Self-driving technology from Oxbotica
Oxbotica's product is mainly the software portion where technology on display acts as a robotic brain referred to as Selenium Oxbotica

The latest entrant to join the self-driving car race is not another multinational corporation but Oxford University's Mobile Robotics Group, Oxbotica. The group has been showing off its Selenium software, which is used to control self-driving cars.

Speaking to FT, the company said it will use this technology in driverless pods and roll them out in Greenwich and Milton Keynes.

This programme is also part-funded by the UK government to spur homegrown development in driverless technology. It is additionally looking to work with automobile manufacturers in future to produce driverless cars.

So what's different about this car from others? Oxbotica says its technology is more than just the usual sensors and lasers embedded in other self-driving vehicles currently on the roads. The robotic brain here powers the entire system, processes the data and learns from mistakes to improve all the time.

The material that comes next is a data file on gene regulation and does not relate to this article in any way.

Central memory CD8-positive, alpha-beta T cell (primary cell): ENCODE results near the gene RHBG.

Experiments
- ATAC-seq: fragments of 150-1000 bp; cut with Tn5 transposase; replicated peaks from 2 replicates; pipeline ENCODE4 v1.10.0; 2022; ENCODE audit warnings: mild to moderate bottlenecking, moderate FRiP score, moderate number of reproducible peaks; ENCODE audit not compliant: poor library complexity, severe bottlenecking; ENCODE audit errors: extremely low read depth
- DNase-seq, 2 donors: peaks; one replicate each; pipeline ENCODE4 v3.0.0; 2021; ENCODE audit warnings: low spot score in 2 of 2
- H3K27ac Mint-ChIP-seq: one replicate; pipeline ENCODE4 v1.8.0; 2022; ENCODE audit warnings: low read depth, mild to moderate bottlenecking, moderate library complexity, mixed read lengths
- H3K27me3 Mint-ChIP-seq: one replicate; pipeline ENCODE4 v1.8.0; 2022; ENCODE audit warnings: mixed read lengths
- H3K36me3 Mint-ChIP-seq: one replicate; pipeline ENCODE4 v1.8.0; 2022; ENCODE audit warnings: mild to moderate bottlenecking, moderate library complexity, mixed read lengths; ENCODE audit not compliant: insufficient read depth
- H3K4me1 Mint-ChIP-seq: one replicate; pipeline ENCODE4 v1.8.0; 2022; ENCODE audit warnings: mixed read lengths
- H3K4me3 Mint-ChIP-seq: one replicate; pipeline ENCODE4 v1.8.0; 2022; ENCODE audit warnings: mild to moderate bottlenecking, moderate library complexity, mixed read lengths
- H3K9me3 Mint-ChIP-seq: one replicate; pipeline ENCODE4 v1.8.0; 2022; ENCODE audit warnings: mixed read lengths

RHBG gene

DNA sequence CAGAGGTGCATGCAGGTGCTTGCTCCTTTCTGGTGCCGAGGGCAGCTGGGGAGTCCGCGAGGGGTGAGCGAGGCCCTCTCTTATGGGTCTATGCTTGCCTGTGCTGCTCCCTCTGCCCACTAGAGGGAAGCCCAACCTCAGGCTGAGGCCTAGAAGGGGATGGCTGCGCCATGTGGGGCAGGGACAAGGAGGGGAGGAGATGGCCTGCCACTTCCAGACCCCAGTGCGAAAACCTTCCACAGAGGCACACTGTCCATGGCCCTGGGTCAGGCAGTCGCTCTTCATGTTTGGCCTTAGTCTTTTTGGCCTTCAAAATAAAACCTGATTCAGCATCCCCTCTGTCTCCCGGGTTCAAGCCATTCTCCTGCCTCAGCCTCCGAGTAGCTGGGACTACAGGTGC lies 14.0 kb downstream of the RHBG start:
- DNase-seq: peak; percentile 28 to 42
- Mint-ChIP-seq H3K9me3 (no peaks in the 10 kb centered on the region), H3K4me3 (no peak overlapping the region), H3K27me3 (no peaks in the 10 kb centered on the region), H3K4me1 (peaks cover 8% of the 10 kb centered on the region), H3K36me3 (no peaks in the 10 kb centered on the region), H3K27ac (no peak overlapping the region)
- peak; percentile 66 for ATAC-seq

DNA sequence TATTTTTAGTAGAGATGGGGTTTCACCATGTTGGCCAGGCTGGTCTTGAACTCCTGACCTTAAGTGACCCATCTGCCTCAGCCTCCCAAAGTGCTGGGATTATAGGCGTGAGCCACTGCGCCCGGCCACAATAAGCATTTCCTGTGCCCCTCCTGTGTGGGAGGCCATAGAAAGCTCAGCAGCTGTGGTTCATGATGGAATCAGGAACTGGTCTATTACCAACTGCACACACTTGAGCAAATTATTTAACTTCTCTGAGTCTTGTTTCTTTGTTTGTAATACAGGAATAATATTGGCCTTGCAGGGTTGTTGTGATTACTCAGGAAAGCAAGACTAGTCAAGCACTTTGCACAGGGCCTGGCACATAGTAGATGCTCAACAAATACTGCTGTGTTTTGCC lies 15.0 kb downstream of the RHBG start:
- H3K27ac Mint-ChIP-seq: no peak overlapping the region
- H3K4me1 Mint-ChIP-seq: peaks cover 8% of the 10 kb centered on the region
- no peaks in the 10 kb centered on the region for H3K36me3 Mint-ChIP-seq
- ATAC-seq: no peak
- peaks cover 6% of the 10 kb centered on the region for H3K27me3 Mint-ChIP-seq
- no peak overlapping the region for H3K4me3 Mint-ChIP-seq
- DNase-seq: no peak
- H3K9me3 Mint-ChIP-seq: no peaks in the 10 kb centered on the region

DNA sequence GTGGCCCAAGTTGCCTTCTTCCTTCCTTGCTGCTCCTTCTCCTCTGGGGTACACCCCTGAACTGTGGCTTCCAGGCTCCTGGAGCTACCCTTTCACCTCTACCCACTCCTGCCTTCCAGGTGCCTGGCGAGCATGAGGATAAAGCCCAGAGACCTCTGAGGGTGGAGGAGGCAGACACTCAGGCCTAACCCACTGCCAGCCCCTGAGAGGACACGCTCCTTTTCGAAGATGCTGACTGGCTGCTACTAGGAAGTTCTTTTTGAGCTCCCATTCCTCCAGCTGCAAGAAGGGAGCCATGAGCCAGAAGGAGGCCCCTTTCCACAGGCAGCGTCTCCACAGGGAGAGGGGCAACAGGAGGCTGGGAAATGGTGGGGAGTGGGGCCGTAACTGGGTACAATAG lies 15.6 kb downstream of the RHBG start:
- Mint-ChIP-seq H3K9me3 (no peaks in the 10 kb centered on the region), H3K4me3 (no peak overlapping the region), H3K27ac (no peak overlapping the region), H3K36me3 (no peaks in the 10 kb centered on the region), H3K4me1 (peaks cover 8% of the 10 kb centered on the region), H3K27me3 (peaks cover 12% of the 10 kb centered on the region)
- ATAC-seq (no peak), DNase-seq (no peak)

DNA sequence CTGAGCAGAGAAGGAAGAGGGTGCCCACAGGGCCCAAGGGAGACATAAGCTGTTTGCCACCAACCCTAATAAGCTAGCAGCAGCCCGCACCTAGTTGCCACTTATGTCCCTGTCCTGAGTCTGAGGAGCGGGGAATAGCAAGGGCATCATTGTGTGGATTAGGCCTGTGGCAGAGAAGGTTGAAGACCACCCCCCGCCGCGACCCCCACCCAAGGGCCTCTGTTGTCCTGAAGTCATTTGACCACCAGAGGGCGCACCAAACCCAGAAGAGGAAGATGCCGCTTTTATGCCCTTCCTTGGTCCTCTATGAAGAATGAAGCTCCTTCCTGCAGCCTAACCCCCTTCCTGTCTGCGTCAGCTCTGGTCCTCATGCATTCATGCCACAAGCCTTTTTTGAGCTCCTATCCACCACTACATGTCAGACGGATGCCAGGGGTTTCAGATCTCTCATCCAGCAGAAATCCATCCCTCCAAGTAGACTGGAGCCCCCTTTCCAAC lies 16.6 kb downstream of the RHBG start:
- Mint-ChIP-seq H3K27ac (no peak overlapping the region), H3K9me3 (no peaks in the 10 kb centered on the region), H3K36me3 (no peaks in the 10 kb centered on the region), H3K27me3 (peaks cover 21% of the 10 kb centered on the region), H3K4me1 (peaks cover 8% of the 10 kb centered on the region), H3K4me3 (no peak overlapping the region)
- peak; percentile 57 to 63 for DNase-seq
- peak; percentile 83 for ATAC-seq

"We love those guys [Google], because they made the market possible. They introduced this brilliantly into the public's conception of what's coming in the future. But first to the market does not equal first for all time. We're talking about all things that move for all time. There's not going to be one guy that does that for all time," says founder Paul Newman.

A major challenge for self-driving cars after the Tesla accident has been safety concerns. Newman said although the event was tragic it was expected there would be an accident sooner or later especially when relying solely on technology.

"We have never as a species built a tool that never had room for improvement on it," he says.